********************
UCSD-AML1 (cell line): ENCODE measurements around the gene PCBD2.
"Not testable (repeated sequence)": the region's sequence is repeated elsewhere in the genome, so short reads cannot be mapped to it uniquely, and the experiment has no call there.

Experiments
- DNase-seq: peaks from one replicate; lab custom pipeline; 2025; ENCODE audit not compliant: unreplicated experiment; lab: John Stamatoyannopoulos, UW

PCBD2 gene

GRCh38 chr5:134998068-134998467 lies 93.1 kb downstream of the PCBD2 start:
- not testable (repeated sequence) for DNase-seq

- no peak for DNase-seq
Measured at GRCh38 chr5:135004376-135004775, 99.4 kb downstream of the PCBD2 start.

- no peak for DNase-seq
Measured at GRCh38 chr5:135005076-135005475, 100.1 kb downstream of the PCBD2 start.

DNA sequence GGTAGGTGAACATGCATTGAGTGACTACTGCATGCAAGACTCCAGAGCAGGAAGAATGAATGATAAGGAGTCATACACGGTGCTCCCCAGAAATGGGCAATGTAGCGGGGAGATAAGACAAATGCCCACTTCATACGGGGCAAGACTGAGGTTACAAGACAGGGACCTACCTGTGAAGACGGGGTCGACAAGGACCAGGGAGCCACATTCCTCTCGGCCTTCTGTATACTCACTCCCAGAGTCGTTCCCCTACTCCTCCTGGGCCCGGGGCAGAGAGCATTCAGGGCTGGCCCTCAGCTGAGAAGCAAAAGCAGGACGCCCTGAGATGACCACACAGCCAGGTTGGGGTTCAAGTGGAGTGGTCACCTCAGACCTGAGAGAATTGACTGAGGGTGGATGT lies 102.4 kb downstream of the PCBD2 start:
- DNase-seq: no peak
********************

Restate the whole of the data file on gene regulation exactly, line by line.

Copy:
UCSD-AML1 (cell line): ENCODE measurements around the gene PCBD2.
"Not testable (repeated sequence)": the region's sequence is repeated elsewhere in the genome, so short reads cannot be mapped to it uniquely, and the experiment has no call there.

Experiments
- DNase-seq: peaks from one replicate; lab custom pipeline; 2025; ENCODE audit not compliant: unreplicated experiment; lab: John Stamatoyannopoulos, UW

PCBD2 gene

GRCh38 chr5:134998068-134998467 lies 93.1 kb downstream of the PCBD2 start:
- not testable (repeated sequence) for DNase-seq

- no peak for DNase-seq
Measured at GRCh38 chr5:135004376-135004775, 99.4 kb downstream of the PCBD2 start.

- no peak for DNase-seq
Measured at GRCh38 chr5:135005076-135005475, 100.1 kb downstream of the PCBD2 start.

DNA sequence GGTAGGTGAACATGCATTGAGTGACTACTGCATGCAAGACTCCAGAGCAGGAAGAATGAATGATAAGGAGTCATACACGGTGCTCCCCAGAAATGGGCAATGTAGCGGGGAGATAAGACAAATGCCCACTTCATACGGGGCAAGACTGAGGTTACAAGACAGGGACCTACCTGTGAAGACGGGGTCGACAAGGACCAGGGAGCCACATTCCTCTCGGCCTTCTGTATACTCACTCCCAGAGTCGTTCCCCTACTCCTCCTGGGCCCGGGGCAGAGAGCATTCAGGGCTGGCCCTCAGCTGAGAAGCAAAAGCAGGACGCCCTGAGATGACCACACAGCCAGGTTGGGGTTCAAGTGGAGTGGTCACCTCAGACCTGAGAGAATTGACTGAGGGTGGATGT lies 102.4 kb downstream of the PCBD2 start:
- DNase-seq: no peak